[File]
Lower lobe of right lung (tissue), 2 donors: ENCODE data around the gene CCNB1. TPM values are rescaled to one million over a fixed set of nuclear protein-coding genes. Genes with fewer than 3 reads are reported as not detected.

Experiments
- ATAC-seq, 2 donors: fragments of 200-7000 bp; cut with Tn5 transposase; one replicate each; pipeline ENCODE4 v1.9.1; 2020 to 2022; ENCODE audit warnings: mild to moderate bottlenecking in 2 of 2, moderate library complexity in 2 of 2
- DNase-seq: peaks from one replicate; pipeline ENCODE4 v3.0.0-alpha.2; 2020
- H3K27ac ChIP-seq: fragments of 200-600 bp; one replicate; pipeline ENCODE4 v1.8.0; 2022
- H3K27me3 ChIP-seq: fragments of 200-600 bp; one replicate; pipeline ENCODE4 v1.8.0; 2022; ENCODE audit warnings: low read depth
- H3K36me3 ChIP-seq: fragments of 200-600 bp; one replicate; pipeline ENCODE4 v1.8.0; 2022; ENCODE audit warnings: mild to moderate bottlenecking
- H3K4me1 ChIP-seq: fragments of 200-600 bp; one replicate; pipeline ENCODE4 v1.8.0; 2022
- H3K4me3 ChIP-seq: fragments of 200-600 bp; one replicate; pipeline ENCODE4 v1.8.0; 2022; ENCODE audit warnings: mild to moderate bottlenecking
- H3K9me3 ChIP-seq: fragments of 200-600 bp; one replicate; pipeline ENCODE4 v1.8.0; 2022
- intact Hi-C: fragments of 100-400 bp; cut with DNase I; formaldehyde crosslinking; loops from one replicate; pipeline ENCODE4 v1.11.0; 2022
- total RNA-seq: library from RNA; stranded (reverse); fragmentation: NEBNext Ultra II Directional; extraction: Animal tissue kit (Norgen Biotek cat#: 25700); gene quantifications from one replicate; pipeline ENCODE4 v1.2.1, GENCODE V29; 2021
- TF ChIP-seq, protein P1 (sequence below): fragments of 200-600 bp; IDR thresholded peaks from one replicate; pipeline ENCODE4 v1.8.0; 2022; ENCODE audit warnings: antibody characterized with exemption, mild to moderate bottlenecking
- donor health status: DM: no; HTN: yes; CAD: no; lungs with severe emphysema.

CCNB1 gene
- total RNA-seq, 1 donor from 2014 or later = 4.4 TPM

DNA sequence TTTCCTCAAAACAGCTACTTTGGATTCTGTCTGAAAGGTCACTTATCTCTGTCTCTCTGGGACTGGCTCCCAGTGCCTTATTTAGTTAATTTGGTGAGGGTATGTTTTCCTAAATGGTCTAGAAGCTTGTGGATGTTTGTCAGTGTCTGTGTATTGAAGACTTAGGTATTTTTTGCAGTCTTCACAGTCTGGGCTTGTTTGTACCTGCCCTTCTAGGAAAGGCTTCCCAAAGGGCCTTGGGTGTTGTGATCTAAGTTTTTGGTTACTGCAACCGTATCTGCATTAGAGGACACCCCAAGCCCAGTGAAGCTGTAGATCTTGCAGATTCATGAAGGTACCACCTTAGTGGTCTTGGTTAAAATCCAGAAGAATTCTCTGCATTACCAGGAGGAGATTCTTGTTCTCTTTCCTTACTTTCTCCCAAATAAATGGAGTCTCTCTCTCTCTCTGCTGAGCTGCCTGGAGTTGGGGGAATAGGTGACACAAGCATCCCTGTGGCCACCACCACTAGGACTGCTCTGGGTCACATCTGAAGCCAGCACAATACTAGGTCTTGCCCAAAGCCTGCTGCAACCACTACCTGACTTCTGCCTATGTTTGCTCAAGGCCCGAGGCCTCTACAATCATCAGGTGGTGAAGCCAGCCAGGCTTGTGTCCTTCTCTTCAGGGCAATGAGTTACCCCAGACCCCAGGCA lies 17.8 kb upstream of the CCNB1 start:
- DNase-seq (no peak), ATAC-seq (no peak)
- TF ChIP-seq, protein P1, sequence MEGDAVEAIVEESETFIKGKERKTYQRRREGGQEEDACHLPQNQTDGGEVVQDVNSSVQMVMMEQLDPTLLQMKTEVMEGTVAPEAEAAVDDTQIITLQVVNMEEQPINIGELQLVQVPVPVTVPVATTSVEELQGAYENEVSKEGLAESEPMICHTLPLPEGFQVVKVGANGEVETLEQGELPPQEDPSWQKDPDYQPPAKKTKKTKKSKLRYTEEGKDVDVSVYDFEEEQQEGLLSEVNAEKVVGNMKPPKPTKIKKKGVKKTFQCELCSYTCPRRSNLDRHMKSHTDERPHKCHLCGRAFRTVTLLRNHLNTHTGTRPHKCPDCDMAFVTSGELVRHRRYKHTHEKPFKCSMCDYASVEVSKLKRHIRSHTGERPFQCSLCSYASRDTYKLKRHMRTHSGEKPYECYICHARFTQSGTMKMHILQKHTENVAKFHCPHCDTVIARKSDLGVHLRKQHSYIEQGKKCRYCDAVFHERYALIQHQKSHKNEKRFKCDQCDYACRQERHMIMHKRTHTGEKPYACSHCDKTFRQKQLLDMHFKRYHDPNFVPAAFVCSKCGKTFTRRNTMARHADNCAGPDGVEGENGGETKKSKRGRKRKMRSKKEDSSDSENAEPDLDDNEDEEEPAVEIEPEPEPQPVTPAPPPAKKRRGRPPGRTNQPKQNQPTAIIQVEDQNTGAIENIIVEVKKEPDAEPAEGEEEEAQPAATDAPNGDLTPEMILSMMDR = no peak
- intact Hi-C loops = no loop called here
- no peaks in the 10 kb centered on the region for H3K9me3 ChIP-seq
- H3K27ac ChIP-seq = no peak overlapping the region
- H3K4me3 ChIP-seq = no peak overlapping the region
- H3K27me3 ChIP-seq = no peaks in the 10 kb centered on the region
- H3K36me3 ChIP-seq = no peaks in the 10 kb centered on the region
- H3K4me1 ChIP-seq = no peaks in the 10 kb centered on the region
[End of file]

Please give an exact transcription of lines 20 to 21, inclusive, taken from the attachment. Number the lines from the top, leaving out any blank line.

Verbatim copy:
- intact Hi-C loops = no loop called here
- no peaks in the 10 kb centered on the region for H3K9me3 ChIP-seq